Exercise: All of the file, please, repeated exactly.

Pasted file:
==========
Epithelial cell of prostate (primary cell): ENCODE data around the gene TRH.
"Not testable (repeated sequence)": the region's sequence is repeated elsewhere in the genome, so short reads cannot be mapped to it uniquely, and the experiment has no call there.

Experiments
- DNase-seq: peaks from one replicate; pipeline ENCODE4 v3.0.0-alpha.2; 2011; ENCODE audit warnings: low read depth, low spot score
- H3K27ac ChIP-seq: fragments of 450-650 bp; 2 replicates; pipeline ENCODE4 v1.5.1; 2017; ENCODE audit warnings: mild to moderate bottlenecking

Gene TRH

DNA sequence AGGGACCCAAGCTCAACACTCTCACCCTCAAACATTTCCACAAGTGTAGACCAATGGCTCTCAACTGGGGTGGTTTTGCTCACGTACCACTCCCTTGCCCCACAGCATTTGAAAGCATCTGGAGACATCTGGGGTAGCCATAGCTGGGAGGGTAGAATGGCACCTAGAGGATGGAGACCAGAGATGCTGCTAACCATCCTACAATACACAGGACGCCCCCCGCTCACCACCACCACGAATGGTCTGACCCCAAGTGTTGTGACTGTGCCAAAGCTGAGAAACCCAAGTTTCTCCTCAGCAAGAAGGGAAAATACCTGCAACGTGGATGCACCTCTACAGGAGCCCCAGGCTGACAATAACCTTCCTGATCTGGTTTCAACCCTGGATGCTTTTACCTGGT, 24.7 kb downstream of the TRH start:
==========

Epithelial cell of prostate (primary cell): ENCODE data around the gene TRH.
"Not testable (repeated sequence)": the region's sequence is repeated elsewhere in the genome, so short reads cannot be mapped to it uniquely, and the experiment has no call there.

Experiments
- DNase-seq: peaks from one replicate; pipeline ENCODE4 v3.0.0-alpha.2; 2011; ENCODE audit warnings: low read depth, low spot score
- H3K27ac ChIP-seq: fragments of 450-650 bp; 2 replicates; pipeline ENCODE4 v1.5.1; 2017; ENCODE audit warnings: mild to moderate bottlenecking

Gene TRH

DNA sequence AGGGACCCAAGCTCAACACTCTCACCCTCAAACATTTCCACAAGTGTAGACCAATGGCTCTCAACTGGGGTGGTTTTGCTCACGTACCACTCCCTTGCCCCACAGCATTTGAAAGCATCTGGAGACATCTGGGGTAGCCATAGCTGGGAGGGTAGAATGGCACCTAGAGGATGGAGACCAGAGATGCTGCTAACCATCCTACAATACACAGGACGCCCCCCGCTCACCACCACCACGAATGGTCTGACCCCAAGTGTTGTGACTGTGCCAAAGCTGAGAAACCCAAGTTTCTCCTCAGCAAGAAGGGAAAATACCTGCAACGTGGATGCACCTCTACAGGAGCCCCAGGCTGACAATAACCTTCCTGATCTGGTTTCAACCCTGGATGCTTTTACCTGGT, 24.7 kb downstream of the TRH start: